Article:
Dr. Jamal Badawi
In the Book of Deuteronomy, Moses relays what God told him, “I will raise them up a Prophet from among their brethren, like unto thee (Moses), and will put My words in his mouth; and will speak unto them all that I shall command him.” First, note the phrase ‘from among their brethren’.
Ishmael and Isaac were both brothers and they were the children of Prophet Abraham. When Prophet Moses, may peace and blessings be upon him, was quoting God as promising to send a prophet like Moses the verse says ‘from among their brethren’. Who are the brethren of the Israelites? They are, simply, the Ishmaelites. This is a clear and straightforward indication that the prophet who is going to be ‘like unto Moses’ from the brethren of the Israelites is Prophet Muhammad, may peace and blessing be upon him.
In fact, the Hebrew dictionary of the Bible defines brethren, as used in the biblical sense, in the following terms: it says it is the personification of a group of tribes who were regarded as near kinsmen to the Israelites. There is no nearer kinsmen tribe to the Israelites other than the Ishmaelites because they are their brethren- descendents of the brother of Isaac. It is consistent.
“Like Unto Thee”
I think perhaps one crucial phrase that is used in the verse is when it says “from among their brethren, like unto thee.” (Duet 18:18) God is saying that He will raise up a prophet that is similar to Moses. This is significant because the only great prophets, who came after Moses, were Jesus and Muhammad. However, it does not apply to Jesus because he is not really from the brethren of the Israelites. He is himself an Israelite.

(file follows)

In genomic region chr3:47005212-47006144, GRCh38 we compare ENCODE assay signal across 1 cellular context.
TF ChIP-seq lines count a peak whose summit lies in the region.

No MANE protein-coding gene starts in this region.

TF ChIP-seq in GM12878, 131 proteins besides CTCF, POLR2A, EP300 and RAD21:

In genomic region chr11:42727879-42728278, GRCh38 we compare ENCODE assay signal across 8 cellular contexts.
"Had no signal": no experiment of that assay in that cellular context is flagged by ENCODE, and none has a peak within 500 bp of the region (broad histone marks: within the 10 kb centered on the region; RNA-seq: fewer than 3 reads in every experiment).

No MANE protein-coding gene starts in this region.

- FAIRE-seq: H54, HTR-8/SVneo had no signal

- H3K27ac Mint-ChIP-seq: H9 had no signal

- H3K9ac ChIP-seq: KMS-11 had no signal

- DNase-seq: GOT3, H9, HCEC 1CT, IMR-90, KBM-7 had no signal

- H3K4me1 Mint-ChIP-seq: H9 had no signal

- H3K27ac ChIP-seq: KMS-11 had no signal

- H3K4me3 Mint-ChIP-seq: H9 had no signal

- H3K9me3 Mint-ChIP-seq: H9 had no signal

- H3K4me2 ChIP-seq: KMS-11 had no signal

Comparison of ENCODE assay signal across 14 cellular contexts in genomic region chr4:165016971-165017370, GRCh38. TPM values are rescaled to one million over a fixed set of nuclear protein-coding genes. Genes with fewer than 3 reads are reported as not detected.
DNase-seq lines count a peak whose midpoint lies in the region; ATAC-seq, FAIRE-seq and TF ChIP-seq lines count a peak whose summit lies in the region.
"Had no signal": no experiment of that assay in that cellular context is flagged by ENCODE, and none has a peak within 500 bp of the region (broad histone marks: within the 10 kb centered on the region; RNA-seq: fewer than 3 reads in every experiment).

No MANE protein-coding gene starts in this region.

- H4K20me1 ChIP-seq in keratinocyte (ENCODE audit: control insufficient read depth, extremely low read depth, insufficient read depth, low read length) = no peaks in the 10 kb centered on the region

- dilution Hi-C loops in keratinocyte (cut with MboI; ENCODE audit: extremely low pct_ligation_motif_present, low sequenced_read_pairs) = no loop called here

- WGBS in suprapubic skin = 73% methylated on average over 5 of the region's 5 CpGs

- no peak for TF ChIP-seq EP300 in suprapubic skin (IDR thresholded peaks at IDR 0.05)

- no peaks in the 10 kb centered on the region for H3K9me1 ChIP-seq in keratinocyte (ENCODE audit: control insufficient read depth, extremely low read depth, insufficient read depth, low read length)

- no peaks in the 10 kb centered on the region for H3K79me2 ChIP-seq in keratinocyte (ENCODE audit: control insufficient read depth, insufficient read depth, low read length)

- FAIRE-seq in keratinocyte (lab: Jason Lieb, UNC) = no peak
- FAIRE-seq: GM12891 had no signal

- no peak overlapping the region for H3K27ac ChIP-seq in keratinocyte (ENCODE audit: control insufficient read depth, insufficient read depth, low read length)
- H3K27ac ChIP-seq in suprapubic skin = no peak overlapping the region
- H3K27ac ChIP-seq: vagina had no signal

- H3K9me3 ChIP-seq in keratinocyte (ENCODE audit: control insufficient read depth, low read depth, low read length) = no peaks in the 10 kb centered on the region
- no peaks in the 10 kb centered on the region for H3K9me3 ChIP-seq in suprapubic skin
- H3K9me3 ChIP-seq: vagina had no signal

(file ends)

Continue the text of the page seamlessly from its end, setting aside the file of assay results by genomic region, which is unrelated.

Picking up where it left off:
There are similarities between Moses and Jesus in the sense that they were both Jews and they were both prophets. They both had profound miracles; during their time the rulers had ordered the killing of all male children and so on. But again that contradicts the term ‘brethren’ that has already been explained. Even then, we find that when taken for the sake of argument that Jesus is a possible candidate for this prophecy, you’ll find that there are a great deal more similarities between Prophets Moses and Muhammad than the similarities between prophets Moses and Jesus, may peace and blessings be upon them all.
First of all, Moses was regarded as a Prophet and Muhammad was also regarded as a Prophet while Jesus (at least by Christians) was regarded as the Son of God. This point, alone, precludes Jesus. Because the prophecy is about a prophet like unto Moses. When Jesus is regarded as God incarnate, or the Son of God then that precludes him; at least this specific prophecy doesn’t apply to him. Like I mentioned last time, there are other prophecies that apply to Jesus but not this one.
Secondly, in terms of parents, Moses had a normal mother and father and so did Muhammad. Jesus, however, was born only from a mother. In terms of birth, the birth of Moses was normal so was Muhammad’s where as Jesus’ birth was a virgin birth according to both the Muslim and Christian faiths.
Regarding family life: Moses married and had children so did Muhammad but it’s quite unlikely with Jesus. As far as we know, there are no records of him marrying or having any children.
In terms of death, Moses and Muhammad both had natural deaths from natural causes; the death of Jesus (according to the Christian faith) was a violent death- nailed to the cross.
In terms of the emphasis on his mission, we find that Moses’ mission was both spiritual and legal; he brought about a law. So did Muhammad. Jesus’ mission, on the other hand, was spiritual. Actually, he said ‘Think not that I am come to destroy the law, or the prophets: I am not come to destroy, but to fulfill’ (Mathew 5:17).
Regarding acceptance of leadership: Moses’ leadership was, for the most part, accepted by his people. They may have given him a hard time but his leadership was accepted during his lifetime. The same is true for Muhammad. Whereas Jesus himself complained that his leadership was not accepted, but was resisted, by the very people he was sent to- the Israelites. He mentions this often.